Ball of Wax 49 Songs: The Winterlings – “The Dead”

[With this post, we’re welcoming a new writer to the Ball of Wax fold. I’m pleased to introduce Aurora Fonseca-Llloyd, who has already upped the literary ante around here with this first review. -ed.]

Seattle-based indie folk duo The Winterlings make a lot from simple elements in “The Dead.” There is a jangly electric guitar playing straightforward chords, a bassline built of long, slow notes, and simple drumming with plenty of snare and a few well-placed crashes of the cymbal. The trembling vibrato of singer Wolff Bowden’s voice is backed by a chorus of ahhs. The various parts are woven deftly above the twang of the guitar, the tension in the song rising and falling and rising again before coming to a gentle end.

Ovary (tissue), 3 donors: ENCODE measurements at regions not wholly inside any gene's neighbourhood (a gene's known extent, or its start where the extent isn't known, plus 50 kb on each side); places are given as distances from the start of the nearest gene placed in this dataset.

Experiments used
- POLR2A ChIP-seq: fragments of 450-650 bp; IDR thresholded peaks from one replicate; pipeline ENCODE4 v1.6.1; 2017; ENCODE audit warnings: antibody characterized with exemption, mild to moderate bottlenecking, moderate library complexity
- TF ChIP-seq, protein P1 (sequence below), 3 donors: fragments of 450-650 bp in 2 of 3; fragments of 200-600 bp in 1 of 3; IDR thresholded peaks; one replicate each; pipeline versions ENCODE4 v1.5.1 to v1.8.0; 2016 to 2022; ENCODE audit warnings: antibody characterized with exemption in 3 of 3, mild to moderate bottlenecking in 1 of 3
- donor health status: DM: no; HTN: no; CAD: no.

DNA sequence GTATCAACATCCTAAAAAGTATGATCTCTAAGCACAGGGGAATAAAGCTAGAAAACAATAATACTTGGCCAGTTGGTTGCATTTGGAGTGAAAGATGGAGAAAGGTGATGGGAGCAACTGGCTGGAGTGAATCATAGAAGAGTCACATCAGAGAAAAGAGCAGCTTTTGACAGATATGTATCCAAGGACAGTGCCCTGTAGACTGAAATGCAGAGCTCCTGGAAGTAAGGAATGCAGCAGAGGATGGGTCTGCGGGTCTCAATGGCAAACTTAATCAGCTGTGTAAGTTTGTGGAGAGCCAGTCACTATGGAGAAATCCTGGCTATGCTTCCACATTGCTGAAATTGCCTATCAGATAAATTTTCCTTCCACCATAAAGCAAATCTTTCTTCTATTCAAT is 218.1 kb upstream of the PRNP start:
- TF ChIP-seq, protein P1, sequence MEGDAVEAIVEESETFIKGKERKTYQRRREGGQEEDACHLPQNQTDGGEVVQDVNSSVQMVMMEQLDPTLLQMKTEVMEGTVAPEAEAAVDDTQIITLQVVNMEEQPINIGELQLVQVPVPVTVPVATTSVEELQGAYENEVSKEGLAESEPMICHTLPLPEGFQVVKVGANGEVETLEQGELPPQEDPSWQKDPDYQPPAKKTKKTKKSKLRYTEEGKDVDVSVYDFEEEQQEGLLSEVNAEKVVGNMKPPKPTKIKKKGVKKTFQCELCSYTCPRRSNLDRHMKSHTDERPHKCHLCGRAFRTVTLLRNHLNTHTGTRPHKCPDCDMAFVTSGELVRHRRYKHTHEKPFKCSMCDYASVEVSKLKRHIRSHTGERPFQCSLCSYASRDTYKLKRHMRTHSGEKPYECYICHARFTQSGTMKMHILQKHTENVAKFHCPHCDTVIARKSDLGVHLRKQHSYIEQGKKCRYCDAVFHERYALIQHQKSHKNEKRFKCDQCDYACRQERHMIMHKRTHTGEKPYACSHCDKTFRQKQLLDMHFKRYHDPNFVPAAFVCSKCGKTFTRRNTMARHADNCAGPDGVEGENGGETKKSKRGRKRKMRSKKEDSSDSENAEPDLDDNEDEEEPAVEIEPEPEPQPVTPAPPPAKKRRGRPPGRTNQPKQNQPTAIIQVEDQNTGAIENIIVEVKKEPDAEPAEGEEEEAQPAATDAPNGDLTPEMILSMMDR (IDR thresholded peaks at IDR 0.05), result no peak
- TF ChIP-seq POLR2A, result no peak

The song shares a title with one of James Joyce’s best short stories, and the lyrics play on similar themes, its sharp metaphors and simple chorus – “the dead are still giving birth to all the life we have left” – exploring the space between a horror of death and the hope that a life might resonate beyond its end. The shifting layers of instruments, the words, the angelic backing voices, the ache of Bowden’s singing combine to move the listener to a joyous sort of acceptance of the inevitabilities of existence. In the chaos we live in, it’s lovely to feel that kind of complicated pleasure.

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